The strategic dynamics of the South China Sea in 2023 have been marked by a complex interplay of diplomatic efforts, military posturing, regional cooperation, and legal disputes. Against this backdrop, China’s recent appointment of Admiral Dong Jun as the new defense minister has introduced a notable shift in leadership, posing potential implications for the ongoing China-U.S. strategic competition in the blue waters.
During a recent meeting in San Francisco in November, the leaders of China and the United States concurred on the resumption of high-level military communication, including the China-U.S. Defense Policy Coordination Talks and the China-U.S. Military Maritime Consultative Agreement meetings. They also agreed to facilitate telephone conversations between theater commanders.
A significant development occurred on December 21 when General Liu Zhenli, chief of the Joint Staff Department of the Central Military Commission (CMC), engaged in a video call with General Charles Brown, chairman of the Joint Chiefs of Staff of the U.S. military. The discussion encompassed the implementation of crucial military-related consensus from the San Francisco meeting and delved into various shared concerns. The video call resulted in positive and constructive outcomes. Beijing anticipated that Washington would collaborate in fostering the China-U.S. military-to-military relationship, adhering to principles of equality and respect. Specific exchange programs are currently under discussion between the defense authorities of both nations, a positive signal for 2024.
South China Sea Security Landscape: An Overview
2023 started out fairly promising in terms of the South China Sea. In January 2023, China and the Philippines engaged in diplomatic efforts, emphasizing the resolution of maritime issues through amicable negotiations. The highlight was Philippine President Ferdinand Marcos Jr.’s visit to Beijing. Both nations expressed a commitment to peaceful dispute resolution in the ensuing joint statement. The establishment of direct communication mechanisms through the respective foreign ministries underscored a diplomatic channel to manage maritime concerns.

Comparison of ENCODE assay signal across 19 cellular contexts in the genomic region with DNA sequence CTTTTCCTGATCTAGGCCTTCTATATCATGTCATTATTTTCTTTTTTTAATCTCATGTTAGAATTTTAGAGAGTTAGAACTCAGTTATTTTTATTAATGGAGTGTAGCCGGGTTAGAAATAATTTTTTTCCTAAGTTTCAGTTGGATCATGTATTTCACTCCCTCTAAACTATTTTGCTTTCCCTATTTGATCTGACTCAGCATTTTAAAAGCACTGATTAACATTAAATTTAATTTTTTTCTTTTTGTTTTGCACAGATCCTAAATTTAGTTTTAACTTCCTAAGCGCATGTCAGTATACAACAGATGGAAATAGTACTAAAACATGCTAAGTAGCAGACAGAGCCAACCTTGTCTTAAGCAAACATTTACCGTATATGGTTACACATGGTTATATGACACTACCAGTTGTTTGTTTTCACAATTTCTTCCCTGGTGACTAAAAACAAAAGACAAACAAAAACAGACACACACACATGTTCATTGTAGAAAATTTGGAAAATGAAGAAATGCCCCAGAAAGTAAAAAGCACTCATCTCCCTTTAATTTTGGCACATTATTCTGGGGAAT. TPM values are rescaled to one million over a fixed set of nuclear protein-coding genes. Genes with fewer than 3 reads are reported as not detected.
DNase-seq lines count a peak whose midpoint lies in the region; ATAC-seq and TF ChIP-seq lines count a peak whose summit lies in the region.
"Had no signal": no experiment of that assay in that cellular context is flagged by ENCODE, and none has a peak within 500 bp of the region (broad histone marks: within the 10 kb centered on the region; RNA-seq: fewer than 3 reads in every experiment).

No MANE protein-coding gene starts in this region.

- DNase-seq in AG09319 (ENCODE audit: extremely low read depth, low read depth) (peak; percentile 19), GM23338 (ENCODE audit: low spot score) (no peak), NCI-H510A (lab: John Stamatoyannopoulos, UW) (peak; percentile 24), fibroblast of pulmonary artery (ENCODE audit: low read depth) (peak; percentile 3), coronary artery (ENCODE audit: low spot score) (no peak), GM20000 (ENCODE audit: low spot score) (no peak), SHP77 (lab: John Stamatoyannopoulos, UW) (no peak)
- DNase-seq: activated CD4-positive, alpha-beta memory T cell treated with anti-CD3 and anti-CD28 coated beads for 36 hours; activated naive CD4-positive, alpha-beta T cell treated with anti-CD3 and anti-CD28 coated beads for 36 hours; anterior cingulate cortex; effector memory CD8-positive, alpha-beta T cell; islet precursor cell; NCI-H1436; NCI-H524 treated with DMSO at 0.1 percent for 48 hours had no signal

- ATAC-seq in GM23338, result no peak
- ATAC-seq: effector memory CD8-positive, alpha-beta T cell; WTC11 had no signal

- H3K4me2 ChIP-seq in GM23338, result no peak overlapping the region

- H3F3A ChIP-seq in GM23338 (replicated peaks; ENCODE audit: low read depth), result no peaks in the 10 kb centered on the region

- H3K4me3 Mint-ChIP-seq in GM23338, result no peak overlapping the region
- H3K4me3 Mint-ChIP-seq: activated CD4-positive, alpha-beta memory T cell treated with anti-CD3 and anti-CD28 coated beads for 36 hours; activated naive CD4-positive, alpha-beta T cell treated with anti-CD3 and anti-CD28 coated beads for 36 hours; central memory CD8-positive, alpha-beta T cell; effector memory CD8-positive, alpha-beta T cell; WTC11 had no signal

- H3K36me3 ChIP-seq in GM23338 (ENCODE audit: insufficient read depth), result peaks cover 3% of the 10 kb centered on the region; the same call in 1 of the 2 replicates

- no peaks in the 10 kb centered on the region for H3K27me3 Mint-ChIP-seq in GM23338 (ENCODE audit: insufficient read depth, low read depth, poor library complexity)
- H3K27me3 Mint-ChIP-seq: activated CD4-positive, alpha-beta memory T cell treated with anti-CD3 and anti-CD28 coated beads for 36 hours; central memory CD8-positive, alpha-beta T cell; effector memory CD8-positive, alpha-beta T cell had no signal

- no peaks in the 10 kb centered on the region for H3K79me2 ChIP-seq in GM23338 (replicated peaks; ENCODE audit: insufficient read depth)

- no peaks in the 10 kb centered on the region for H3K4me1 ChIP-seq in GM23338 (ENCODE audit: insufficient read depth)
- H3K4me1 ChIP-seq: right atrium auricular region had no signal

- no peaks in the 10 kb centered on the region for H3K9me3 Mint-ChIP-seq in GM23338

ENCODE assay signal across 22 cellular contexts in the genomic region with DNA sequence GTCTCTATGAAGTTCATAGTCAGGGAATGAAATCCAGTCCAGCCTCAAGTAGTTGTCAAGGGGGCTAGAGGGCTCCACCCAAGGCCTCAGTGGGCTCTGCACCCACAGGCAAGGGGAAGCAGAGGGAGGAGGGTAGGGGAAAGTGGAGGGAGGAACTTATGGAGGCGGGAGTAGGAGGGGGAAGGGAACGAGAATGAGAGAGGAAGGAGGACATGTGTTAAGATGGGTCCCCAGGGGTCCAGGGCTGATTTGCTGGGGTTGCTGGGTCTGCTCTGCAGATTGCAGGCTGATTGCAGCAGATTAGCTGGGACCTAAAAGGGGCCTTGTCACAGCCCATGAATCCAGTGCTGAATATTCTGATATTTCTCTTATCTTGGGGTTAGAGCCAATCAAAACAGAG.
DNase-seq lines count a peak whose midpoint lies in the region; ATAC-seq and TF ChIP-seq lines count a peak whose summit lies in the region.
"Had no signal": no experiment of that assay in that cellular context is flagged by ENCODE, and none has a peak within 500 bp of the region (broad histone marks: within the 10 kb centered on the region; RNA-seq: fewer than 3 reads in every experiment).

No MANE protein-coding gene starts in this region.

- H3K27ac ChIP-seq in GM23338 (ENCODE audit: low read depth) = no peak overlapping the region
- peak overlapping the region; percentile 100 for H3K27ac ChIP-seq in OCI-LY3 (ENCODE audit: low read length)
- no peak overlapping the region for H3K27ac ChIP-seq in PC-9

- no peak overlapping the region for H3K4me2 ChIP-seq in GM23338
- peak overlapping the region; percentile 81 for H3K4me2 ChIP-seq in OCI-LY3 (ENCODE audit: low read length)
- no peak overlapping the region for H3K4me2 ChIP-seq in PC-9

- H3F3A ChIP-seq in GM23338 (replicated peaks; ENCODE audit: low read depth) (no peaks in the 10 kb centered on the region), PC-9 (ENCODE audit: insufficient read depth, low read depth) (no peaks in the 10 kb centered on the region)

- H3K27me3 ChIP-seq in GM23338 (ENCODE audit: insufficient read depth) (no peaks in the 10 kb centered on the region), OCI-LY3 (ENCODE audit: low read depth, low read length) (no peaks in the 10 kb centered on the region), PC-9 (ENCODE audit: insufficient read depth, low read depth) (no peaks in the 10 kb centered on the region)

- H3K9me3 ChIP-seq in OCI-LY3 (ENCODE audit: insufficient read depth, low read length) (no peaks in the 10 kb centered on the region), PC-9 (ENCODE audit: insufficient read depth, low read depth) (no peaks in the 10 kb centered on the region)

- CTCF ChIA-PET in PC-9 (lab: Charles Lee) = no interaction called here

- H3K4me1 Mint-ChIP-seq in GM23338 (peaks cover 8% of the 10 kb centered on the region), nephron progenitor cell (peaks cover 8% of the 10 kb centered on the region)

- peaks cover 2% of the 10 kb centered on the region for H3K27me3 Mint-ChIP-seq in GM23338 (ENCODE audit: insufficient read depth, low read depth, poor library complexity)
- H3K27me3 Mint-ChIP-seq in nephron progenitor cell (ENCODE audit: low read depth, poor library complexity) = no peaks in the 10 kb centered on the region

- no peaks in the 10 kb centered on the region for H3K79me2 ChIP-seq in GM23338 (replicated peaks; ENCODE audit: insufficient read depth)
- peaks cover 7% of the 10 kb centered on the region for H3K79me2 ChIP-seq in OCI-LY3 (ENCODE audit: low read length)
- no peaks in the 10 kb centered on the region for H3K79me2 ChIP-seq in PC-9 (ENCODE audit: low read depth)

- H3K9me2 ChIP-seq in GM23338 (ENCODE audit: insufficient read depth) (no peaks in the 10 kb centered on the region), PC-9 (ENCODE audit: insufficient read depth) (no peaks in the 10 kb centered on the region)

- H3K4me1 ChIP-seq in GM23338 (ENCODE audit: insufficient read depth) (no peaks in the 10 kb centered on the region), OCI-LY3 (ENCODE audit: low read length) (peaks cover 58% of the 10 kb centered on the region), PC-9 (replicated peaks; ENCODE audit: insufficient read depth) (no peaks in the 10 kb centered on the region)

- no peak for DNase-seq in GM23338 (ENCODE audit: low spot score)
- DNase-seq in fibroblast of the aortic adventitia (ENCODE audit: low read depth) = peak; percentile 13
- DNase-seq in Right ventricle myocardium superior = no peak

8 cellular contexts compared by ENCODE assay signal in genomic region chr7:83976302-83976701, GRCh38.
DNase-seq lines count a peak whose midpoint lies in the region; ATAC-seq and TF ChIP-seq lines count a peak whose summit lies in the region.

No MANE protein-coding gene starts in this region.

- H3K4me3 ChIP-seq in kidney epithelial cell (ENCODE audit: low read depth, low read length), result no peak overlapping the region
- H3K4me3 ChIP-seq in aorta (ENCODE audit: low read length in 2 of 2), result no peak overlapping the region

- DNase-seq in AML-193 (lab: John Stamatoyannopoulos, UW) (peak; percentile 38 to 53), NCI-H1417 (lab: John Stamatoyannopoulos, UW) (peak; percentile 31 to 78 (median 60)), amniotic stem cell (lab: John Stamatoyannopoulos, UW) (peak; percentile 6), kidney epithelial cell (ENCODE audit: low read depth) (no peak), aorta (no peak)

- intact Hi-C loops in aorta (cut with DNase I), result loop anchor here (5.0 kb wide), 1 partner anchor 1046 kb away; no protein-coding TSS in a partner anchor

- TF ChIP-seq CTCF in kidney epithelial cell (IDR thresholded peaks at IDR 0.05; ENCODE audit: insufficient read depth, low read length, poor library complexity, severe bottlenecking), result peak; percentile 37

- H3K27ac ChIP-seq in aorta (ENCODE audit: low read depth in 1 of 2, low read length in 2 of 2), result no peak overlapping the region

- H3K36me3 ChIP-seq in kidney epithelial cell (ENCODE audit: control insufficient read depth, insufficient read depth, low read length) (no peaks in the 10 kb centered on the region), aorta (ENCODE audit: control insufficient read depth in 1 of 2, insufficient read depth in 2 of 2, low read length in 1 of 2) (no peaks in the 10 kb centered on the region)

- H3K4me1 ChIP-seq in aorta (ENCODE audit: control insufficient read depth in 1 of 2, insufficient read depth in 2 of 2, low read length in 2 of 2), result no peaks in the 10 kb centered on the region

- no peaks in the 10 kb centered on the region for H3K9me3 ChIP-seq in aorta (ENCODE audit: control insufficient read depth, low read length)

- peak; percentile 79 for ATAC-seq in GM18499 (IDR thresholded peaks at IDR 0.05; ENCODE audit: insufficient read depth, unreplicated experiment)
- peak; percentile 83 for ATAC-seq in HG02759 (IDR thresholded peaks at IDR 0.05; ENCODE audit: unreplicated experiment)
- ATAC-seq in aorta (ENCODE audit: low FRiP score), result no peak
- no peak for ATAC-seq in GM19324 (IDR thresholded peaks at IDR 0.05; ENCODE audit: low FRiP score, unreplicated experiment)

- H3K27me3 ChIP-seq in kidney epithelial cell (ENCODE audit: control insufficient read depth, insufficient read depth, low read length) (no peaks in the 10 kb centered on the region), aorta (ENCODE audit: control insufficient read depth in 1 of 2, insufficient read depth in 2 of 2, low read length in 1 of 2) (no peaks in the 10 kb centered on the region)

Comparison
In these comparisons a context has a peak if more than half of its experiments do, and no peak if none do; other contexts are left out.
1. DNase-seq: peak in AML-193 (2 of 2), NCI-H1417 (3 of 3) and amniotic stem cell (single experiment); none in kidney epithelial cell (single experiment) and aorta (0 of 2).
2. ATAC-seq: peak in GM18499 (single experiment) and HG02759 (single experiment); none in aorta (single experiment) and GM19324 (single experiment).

Yet quickly the warm dynamics were marred. In February 2023, the Philippines accused a China Coast Guard ship of using a military-grade laser against a Philippine Coast Guard vessel near the Second Thomas Shoal. Run-ins near the disputed shoal, which hosts a permanent Philippine troop presence aboard a ground naval vessel, would continue and escalate toward the end of 2023, with the latest incident in December involving water cannons and a collision.
Meanwhile, the United States continued to demonstrate a military presence in the South China Sea, conducting activities such as carrier deployments, joint exercises, and agreements with regional partners, including the Philippines. The U.S. reaffirmed its commitment to the region, addressing concerns related to the South China Sea and emphasizing its strategic interests. Multinational joint exercises, such as Cobra Gold 2023, reflected a shared focus on humanitarian assistance, disaster relief, and regional security.
Meanwhile, ASEAN member states engaged in discussions with China on implementing the “Declaration on the Conduct of Parties in the South China Sea” and negotiating a “Code of Conduct in the South China Sea.”
A significant legal development involved the Philippine Supreme Court declaring the maritime seismic agreement between the Philippines, China, and Vietnam unconstitutional and invalid. This ruling underscored the ongoing legal dimension in addressing territorial and maritime disputes.
Philippine Strategic Posture: A Multifaceted Approach